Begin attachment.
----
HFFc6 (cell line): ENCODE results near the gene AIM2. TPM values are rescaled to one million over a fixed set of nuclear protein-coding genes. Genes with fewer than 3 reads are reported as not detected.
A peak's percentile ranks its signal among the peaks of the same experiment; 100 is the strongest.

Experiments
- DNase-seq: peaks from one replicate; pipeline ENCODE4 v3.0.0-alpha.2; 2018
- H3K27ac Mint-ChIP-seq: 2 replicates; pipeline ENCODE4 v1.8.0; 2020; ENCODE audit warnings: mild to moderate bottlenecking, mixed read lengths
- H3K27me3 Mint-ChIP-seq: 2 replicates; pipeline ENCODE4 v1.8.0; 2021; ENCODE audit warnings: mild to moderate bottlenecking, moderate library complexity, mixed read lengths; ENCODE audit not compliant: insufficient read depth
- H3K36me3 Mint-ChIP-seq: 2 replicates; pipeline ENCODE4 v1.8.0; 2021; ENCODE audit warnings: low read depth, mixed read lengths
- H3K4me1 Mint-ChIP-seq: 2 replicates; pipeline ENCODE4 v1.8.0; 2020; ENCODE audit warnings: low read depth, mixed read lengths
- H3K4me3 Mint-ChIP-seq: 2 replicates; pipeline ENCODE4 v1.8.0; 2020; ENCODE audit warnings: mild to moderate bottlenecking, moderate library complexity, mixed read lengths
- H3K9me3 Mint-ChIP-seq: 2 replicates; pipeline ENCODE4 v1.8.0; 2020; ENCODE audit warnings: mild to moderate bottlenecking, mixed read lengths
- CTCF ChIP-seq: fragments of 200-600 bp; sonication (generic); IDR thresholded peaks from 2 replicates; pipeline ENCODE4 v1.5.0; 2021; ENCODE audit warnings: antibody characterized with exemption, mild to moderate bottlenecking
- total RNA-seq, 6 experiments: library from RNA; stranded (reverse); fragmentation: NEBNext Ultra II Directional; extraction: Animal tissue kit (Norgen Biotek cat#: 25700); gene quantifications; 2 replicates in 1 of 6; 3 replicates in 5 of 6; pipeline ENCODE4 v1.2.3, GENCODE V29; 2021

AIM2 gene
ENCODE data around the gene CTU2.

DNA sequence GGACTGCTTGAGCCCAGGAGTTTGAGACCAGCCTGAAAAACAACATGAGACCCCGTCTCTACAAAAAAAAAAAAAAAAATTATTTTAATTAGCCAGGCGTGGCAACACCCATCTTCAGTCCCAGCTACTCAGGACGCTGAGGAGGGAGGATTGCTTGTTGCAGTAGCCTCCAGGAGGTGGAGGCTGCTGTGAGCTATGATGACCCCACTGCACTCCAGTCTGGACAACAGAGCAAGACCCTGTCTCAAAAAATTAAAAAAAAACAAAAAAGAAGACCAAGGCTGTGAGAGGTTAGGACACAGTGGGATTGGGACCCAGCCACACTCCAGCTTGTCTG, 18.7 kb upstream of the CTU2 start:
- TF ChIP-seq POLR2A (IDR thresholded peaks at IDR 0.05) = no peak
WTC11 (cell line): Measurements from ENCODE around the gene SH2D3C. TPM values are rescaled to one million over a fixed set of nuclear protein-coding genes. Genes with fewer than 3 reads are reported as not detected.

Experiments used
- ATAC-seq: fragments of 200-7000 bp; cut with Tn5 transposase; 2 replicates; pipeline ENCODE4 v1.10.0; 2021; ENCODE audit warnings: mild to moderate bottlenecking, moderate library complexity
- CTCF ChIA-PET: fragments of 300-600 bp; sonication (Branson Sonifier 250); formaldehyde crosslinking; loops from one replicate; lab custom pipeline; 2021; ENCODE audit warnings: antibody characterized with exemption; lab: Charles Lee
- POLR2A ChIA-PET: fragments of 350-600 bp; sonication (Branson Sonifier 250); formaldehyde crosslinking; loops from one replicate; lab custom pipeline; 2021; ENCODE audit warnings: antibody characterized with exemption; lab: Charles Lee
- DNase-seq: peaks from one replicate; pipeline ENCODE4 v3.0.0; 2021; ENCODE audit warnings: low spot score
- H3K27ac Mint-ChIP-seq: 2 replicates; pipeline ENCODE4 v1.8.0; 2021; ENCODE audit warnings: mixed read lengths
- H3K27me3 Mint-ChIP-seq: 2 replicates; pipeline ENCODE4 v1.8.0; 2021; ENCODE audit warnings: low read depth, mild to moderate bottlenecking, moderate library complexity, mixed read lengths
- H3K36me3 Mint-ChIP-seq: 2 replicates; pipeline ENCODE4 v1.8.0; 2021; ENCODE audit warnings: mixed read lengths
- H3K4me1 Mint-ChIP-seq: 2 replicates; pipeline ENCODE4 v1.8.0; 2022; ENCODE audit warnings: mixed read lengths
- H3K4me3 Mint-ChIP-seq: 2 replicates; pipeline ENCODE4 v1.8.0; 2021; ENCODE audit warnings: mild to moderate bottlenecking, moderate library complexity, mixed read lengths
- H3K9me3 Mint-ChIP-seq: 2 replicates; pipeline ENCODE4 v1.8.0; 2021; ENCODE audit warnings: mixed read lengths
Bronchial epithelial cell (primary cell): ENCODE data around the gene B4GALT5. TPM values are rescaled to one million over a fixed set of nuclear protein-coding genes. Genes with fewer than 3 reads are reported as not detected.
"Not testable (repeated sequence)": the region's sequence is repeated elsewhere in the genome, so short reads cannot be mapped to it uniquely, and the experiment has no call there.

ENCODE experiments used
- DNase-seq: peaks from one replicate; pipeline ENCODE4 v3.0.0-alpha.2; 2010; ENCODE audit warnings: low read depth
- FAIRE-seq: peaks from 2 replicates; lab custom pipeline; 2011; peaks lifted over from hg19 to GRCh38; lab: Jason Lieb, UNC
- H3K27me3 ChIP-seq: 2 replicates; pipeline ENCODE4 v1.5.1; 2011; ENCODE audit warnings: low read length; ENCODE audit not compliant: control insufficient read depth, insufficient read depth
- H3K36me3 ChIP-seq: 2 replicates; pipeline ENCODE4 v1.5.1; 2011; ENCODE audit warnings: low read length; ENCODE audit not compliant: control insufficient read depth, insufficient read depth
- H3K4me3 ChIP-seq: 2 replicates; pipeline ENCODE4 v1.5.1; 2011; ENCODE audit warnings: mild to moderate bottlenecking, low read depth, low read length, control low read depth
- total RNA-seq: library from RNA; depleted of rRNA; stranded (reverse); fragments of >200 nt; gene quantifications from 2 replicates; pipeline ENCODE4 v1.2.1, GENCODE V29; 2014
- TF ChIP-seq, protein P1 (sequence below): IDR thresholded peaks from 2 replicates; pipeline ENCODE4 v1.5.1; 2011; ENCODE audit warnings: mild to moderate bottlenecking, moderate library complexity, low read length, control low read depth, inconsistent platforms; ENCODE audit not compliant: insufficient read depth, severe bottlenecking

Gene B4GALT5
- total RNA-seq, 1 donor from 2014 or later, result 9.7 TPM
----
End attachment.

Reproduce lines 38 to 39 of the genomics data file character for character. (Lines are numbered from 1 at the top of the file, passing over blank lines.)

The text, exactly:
- TF ChIP-seq, protein P1 (sequence below): IDR thresholded peaks from 2 replicates; pipeline ENCODE4 v1.5.1; 2011; ENCODE audit warnings: mild to moderate bottlenecking, moderate library complexity, low read length, control low read depth, inconsistent platforms; ENCODE audit not compliant: insufficient read depth, severe bottlenecking

Gene B4GALT5